This study aimed to examine young swimmers’ behavioral flexibility when facing different task constraints, such as swimming speed and stroke frequency. Eighteen (five boys and 13 girls) 13- to 15-year-old swimmers performed a 15 × 50-m front crawl with five trials, at 100%, 90%, and 70% each of their 50 m maximal swimming speed and randomly at 90%, 95%, 100%, 105%, and 110% of their preferred stroke frequency. Seven aerial and six underwater cameras were used to assess kinematics (one cycle), with upper-limb coordination computed through a continuous relative phase and index of coordination. A cluster analysis identified six patterns of coordination used by swimmers when facing various speed and stroke frequency constraints. The patterns’ nature and the way the swimmers shifted between them are more important than getting the highest number of patterns (range of repertoire), that is, a change in the motor pattern in order to adapt correctly is more important than being able to execute a great number of patterns.
Ana F. Silva, Pedro Figueiredo, Sara Morais, João P. Vilas-Boas, Ricardo J. Fernandes and Ludovic Seifert
Ana F. Silva, Pedro Figueiredo, João Ribeiro, Francisco Alves, João Paulo Vilas-Boas, Ludovic Seifert and Ricardo J. Fernandes
To analyze young swimmers’ performance regarding sex and skill level, 23 boys and 26 girls (15.7 ± 0.8 and 14.5 ± 0.8 years old, respectively) were assessed for anthropometry, flexibility, strength, drag, coordination, and biomechanical variables. During a 50-m maximal front-crawl bout, seven aerial and six underwater Qualisys cameras assessed kinematics, and a load cell was used to measure drag (Tedea, United Kingdom) and tethered swimming force. A multivariate analysis of variance test (p < .05) enabled us to observe differences between skill levels in speed, stroke frequency, stroke index, and intracyclic velocity variations, but most relevant differences were noticed when comparing sexes, particularly for anthropometrics, shoulder flexibility, speed, stroke frequency, stroke length, drag, mechanical power, power per stroke, and maximal and mean force. Considering the included variables, only male swimmers’ performance could be predicted through multiple linear regression, with stroke index, left shoulder flexion, and intracycle velocity variations showing great importance in achieving better results.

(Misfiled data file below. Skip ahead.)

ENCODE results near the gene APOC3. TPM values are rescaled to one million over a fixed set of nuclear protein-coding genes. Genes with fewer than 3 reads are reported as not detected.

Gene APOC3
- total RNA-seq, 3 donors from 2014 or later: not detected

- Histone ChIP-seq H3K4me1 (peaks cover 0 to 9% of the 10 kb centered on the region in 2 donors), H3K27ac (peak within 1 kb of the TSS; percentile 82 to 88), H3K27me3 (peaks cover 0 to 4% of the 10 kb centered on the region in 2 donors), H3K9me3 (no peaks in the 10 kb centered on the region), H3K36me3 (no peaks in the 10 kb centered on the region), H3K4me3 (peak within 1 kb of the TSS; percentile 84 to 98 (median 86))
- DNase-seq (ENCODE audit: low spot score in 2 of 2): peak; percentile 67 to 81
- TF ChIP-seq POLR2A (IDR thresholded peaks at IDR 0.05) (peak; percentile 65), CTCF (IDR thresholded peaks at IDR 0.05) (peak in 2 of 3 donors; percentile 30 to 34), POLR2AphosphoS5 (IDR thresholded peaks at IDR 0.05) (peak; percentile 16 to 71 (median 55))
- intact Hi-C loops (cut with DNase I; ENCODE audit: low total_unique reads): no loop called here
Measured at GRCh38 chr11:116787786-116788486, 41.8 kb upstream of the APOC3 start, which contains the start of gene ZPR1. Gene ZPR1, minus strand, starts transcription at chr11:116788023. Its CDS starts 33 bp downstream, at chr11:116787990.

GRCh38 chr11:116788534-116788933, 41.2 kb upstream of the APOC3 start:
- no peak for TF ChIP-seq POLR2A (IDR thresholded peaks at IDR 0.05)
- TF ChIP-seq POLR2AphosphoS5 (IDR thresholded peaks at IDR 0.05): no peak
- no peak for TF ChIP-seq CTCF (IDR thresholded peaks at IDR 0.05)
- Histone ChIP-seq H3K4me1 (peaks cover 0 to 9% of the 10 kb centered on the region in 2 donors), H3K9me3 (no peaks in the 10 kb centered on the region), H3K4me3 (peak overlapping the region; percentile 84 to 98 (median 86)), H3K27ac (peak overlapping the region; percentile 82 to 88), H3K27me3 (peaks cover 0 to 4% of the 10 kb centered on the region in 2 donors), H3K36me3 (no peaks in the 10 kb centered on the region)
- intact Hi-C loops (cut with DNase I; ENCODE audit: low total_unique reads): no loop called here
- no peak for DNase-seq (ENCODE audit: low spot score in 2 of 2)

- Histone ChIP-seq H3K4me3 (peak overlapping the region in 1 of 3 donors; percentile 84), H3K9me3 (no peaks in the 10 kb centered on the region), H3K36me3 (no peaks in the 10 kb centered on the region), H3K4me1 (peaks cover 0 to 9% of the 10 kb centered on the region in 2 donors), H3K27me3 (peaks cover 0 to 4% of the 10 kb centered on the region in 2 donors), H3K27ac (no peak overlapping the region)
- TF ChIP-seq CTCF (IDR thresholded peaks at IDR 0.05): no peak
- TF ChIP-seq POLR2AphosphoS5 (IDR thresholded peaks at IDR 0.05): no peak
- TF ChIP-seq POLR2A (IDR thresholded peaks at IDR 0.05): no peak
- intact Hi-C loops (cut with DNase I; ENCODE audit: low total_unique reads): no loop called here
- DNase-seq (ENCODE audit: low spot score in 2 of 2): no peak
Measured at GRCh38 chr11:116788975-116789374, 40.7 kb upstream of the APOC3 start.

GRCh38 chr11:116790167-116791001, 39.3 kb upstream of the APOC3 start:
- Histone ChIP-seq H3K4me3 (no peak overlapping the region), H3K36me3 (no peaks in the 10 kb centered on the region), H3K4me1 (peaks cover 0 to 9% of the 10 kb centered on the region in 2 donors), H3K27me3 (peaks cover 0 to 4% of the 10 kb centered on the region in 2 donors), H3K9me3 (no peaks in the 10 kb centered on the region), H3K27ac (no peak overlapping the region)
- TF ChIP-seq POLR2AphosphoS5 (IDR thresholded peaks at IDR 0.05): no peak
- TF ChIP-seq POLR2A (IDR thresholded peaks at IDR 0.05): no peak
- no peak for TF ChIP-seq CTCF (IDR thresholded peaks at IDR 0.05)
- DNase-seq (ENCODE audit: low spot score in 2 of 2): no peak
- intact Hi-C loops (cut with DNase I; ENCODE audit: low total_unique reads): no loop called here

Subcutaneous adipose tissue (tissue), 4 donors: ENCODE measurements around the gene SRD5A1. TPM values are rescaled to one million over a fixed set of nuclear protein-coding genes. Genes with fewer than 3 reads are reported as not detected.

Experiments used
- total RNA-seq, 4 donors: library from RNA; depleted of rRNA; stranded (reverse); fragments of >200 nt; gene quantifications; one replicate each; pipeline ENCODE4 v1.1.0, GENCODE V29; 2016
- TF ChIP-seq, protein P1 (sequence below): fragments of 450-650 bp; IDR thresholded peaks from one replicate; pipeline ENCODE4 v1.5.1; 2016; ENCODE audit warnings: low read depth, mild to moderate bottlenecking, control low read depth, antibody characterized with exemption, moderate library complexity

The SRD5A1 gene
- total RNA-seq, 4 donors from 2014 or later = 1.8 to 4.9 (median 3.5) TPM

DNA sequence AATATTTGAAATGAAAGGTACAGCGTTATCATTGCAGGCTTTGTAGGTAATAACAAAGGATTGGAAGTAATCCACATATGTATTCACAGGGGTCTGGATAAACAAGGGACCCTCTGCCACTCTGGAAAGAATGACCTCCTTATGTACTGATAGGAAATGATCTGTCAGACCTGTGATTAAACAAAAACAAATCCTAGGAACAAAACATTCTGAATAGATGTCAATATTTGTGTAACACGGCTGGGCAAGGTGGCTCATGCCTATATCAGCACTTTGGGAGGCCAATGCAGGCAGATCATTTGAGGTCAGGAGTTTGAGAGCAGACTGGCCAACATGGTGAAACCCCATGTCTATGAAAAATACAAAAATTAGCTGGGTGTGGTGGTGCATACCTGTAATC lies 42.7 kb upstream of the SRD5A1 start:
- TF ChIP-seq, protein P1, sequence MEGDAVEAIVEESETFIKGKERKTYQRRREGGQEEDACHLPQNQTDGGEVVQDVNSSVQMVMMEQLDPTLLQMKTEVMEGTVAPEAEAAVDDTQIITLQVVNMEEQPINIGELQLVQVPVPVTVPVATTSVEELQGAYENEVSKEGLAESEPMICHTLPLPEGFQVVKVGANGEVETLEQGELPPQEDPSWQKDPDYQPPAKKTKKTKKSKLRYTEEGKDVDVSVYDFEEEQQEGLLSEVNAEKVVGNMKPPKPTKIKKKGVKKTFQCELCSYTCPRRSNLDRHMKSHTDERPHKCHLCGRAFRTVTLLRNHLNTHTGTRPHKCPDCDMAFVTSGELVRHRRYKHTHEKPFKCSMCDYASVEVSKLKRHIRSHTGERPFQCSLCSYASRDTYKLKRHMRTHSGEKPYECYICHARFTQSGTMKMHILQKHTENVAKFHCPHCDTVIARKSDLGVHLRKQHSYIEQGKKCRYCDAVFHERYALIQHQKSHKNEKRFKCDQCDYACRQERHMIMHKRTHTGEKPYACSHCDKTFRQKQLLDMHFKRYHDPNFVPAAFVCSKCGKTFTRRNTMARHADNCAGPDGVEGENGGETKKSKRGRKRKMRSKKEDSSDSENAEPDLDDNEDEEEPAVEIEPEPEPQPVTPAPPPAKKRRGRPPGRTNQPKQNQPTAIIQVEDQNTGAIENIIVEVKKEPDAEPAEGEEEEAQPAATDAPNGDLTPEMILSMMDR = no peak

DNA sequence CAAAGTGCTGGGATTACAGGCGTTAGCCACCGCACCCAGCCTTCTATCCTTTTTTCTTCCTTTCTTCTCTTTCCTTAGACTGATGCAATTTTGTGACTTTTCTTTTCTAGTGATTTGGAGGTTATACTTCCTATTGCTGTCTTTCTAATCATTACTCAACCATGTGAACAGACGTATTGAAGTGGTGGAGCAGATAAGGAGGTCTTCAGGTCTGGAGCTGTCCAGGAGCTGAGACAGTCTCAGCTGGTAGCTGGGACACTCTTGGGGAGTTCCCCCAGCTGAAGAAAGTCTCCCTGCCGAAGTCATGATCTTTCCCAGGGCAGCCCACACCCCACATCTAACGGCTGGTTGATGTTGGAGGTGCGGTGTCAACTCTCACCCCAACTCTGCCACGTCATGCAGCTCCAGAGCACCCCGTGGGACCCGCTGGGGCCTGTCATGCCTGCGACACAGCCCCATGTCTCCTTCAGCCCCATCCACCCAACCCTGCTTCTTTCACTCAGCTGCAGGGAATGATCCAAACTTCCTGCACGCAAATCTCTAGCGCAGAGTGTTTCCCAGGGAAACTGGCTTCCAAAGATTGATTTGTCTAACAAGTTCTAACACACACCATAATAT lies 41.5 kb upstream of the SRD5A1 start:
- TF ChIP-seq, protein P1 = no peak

Filipe M. Clemente, Ana F. Silva, Cain C.T. Clark, Daniele Conte, João Ribeiro, Bruno Mendes and Ricardo Lima
Purpose: The purposes of this study were to (1) analyze the variations of acute and chronic training load and well-being measures during 3 periods of the season (early, mid, and end) and (2) test the associations between weekly training load and well-being measures during different periods of the season. Methods: Thirteen professional volleyball players from a team competing in the Portuguese Volleyball First Division (age 31.0 [5.0] y) were monitored during an entire season. Weekly acute (wAL) and chronic load (wCL), acute to chronic workload ratio (wACWL), and training monotony (wTM) were calculated during all weeks of the season. The weekly values of muscle soreness (wDOMS), stress (wStress), fatigue (wFatigue), sleep (wSleep), and Hooper index (wHI) were also obtained across the season. Results: The midseason had meaningfully low values of wAL (−26.9%; effect size [ES]: −1.12) and wCL (−28.0%; ES: −2.81), and greater values of wACWL (+38.9%; ES: 2.81) compared with early season. The wCL (+10.6%; ES: 0.99), wStress (44.6%; ES: 0.87), and wHI (29.0%; ES: 0.62) were meaningfully greater during the end of season than in midseason. Overall, wAL presented very large correlations with wDOMS (r = .80), wSleep (r = .72), and wFatigue (r = .82). Conclusions: The results of this study suggest that the load was meaningfully higher during early season; however, stress was higher during the final stages of the season. Overall, it was also found that the acute load is more highly correlated with well-being status and its variations than chronic load or training monotony.